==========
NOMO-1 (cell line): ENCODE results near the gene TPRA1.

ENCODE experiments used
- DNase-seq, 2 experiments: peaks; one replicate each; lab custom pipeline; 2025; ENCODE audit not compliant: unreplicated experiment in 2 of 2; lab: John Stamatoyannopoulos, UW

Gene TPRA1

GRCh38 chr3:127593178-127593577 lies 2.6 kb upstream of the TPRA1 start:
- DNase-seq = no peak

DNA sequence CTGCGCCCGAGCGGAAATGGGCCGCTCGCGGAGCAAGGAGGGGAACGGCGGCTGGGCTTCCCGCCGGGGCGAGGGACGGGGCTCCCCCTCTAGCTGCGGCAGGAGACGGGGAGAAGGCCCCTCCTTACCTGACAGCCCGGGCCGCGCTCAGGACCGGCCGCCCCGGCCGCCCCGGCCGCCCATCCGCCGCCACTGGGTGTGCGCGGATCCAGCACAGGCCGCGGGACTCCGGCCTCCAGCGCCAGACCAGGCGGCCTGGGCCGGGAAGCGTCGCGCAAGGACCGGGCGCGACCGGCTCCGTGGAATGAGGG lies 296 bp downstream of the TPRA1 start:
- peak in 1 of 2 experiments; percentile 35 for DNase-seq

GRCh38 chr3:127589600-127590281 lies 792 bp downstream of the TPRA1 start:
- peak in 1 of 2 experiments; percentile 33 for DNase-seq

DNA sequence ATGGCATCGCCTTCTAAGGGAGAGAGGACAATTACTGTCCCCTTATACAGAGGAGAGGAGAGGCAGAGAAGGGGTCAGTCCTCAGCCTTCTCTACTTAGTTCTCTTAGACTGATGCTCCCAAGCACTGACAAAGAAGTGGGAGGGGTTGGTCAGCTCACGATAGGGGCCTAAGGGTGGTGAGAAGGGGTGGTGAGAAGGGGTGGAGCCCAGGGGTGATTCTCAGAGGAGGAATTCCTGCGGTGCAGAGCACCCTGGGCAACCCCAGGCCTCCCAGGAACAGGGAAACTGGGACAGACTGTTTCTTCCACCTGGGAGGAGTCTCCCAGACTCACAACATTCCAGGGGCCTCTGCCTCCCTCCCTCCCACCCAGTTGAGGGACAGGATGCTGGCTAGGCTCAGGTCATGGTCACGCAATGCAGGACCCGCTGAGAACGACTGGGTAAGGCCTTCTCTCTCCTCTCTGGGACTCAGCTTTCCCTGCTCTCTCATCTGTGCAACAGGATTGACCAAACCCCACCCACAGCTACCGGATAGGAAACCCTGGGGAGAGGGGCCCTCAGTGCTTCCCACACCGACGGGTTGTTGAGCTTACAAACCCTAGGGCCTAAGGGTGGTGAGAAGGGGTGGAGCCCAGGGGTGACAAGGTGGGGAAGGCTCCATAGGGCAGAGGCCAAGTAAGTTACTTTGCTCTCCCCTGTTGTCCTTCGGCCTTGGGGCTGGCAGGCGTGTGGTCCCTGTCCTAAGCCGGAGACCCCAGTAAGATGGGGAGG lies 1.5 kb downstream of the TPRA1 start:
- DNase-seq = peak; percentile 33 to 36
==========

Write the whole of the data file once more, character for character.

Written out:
NOMO-1 (cell line): ENCODE results near the gene TPRA1.

ENCODE experiments used
- DNase-seq, 2 experiments: peaks; one replicate each; lab custom pipeline; 2025; ENCODE audit not compliant: unreplicated experiment in 2 of 2; lab: John Stamatoyannopoulos, UW

Gene TPRA1

GRCh38 chr3:127593178-127593577 lies 2.6 kb upstream of the TPRA1 start:
- DNase-seq = no peak

DNA sequence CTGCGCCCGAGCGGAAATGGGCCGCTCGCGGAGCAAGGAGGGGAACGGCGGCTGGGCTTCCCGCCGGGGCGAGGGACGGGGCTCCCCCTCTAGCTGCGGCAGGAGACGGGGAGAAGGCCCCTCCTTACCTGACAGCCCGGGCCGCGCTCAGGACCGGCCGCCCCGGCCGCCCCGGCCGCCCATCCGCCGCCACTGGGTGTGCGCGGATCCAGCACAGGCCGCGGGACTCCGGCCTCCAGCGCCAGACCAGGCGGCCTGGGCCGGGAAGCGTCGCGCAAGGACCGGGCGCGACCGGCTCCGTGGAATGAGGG lies 296 bp downstream of the TPRA1 start:
- peak in 1 of 2 experiments; percentile 35 for DNase-seq

GRCh38 chr3:127589600-127590281 lies 792 bp downstream of the TPRA1 start:
- peak in 1 of 2 experiments; percentile 33 for DNase-seq

DNA sequence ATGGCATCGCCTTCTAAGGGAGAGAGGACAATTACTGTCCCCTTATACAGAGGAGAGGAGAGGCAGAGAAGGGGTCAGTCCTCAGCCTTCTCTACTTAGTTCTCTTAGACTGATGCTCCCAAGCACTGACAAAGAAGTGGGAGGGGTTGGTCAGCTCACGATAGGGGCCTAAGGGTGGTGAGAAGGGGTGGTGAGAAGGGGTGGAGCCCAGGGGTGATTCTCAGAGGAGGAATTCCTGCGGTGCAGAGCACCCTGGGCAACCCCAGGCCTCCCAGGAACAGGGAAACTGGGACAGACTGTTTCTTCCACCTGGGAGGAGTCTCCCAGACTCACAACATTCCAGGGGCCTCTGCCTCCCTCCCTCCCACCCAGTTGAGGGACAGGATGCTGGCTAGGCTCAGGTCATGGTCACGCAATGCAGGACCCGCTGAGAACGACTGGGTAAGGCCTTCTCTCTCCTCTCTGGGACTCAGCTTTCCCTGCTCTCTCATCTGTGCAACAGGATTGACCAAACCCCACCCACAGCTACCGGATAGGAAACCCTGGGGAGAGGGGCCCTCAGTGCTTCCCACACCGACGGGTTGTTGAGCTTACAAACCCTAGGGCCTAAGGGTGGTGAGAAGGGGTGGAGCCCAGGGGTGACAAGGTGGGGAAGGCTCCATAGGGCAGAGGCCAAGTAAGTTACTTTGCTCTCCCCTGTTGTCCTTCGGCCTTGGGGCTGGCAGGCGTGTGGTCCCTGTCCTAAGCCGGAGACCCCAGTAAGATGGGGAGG lies 1.5 kb downstream of the TPRA1 start:
- DNase-seq = peak; percentile 33 to 36